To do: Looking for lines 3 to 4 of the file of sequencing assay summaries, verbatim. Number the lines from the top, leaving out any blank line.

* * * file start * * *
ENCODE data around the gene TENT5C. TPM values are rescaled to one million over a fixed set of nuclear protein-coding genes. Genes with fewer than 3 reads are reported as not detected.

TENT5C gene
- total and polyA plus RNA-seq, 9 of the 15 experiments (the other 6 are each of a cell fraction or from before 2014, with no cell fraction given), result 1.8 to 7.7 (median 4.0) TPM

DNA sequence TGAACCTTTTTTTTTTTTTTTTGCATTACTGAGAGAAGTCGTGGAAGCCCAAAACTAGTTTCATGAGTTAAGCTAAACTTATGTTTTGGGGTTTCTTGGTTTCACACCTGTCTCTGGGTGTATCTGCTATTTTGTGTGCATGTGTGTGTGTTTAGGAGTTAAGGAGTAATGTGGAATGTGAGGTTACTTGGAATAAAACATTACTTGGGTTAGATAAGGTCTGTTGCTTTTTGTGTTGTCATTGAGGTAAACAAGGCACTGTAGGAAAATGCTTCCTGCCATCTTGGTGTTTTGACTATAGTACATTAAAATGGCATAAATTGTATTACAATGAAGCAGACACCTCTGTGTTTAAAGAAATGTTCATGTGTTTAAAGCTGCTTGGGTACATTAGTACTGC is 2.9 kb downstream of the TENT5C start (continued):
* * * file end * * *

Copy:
- total and polyA plus RNA-seq, 9 of the 15 experiments (the other 6 are each of a cell fraction or from before 2014, with no cell fraction given), result 1.8 to 7.7 (median 4.0) TPM

DNA sequence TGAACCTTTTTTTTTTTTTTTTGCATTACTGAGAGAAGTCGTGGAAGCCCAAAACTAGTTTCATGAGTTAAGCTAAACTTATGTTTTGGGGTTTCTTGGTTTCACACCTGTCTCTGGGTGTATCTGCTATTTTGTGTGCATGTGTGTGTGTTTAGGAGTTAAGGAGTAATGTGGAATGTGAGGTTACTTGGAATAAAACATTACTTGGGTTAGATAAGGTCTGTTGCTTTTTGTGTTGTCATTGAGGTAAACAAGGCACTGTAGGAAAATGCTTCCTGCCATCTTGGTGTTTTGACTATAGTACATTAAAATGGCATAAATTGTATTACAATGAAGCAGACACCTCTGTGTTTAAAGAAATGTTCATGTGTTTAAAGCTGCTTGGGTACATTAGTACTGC is 2.9 kb downstream of the TENT5C start (continued):